At one point, the committee asked Straka about Alexander’s plan to set up Stop the Steal LLC, a corporation to manage their conspiratorial campaign. And Straka is blunt: “My personal opinion was that it was probably done with the intention of personal gain.” (Straka also incorporate #Walkaway Campaign LLC)
On January 6, Straka spoke for all of five minutes, where he repeatedly called for a “revolution.” Once the speeches wrapped, in time for Trump to take the podium, Alexander’s movement instructed its followers to get ready to head to the capital, “whipping the vote up, with patriots in the Congress.” We know how that turned out.
In the melee was Straka, who uploaded a video to his Twitter from the Capitol steps, shouting “go! go!” and “we’re going in” to the hundreds of insurrections around him, and to his hundreds of thousands of followers. He tweeted: “I’m completely confused. For 6-8 weeks everybody on the right has been saying ‘1776!’ & that if congress moves forward it will mean a revolution! So congress moves forward. Patriots storm the Capitol – now everybody is virtual signaling [sic] their embarrassment that this happened.”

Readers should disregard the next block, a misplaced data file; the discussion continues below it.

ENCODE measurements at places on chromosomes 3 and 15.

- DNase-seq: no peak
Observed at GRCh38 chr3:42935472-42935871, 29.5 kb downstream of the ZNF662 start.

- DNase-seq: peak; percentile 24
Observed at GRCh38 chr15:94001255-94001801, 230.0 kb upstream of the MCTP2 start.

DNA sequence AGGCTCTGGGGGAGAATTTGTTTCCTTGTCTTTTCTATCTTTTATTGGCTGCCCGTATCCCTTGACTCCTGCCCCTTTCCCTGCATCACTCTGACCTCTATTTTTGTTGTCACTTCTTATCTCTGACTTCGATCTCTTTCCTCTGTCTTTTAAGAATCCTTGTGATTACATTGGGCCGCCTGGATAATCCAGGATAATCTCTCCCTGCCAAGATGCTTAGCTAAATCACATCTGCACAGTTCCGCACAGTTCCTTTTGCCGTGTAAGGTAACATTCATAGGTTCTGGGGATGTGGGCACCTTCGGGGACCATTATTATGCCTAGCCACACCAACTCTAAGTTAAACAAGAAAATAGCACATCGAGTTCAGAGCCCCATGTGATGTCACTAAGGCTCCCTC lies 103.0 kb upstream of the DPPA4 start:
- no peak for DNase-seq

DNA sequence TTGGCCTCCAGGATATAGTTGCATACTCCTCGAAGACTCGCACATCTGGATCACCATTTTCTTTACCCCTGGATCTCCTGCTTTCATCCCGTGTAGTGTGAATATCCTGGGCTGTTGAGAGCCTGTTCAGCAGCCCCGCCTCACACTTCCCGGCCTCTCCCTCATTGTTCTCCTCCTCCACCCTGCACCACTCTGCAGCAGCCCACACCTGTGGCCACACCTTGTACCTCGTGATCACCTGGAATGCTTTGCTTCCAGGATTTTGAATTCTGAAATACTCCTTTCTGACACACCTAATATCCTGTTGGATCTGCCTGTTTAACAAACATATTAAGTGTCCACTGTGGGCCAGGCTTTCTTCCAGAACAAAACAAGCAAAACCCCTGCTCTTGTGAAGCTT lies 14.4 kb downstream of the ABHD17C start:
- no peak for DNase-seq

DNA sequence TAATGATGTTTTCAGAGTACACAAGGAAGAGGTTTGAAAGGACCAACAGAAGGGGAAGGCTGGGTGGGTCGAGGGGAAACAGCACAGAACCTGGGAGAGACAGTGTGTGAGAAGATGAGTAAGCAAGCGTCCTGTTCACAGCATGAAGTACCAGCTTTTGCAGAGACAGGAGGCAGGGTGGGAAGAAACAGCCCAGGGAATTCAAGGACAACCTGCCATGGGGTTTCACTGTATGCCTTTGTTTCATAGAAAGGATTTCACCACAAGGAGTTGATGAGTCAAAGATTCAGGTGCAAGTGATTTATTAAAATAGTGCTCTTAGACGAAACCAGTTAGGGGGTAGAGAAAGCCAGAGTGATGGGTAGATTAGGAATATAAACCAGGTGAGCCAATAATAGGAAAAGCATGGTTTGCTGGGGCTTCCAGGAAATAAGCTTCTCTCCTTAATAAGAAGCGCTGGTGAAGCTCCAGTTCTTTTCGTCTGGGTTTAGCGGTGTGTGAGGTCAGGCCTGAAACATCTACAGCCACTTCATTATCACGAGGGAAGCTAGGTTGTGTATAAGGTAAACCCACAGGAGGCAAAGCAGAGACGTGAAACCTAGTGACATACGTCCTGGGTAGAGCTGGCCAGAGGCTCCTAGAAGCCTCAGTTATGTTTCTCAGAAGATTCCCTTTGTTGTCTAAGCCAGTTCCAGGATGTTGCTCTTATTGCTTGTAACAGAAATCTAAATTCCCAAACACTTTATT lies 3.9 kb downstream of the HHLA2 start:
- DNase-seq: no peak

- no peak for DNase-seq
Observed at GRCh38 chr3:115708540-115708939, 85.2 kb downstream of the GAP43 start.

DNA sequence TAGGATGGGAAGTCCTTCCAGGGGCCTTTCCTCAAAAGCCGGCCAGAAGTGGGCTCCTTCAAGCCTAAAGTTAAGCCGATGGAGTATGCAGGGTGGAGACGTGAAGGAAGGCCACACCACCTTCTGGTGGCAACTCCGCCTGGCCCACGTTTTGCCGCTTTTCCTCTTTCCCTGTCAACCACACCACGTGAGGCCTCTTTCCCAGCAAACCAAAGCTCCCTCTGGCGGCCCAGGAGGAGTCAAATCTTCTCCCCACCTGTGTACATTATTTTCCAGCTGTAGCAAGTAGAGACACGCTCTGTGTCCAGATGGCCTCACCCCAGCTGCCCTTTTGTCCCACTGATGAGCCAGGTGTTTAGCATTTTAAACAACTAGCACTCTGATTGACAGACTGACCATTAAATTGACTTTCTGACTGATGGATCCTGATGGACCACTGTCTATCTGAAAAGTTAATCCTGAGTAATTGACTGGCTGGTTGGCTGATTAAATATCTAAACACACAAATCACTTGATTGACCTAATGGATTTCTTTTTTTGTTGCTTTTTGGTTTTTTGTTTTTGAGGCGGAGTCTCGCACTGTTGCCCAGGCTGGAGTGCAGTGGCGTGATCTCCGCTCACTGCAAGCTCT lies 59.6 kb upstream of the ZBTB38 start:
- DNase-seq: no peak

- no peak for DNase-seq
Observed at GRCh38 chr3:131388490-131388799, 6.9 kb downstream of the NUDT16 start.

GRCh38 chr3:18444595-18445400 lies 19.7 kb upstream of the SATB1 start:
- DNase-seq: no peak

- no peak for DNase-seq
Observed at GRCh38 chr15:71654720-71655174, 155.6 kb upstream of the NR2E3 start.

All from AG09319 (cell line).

His bravery disappeared in the days after, and he deleted all evidence of his presence in the capitol building.
Straka’s own family and friends forwarded those videos to investigators, who charged Straka with a half-dozen criminal charges. Never one to pass up a branding opportunity, Straka started doing the rounds of right-wing media, lamenting how he had been railroaded. He went on Tucker Carlson, who did his normal shtick: “You won’t believe what’s happening to an American citizen in his own country!” Carlson bloviated.
Even if you don’t recognize Straka’s name, but you may have seen a role he played at the Conservative Political Action Committee last summer as a jailbird.
In court, Straka was a lot less glowing. “I think January 6th is nothing more than an incredibly shameful day that had absolutely no positive attributes whatsoever,” he wrote in a letter to the court.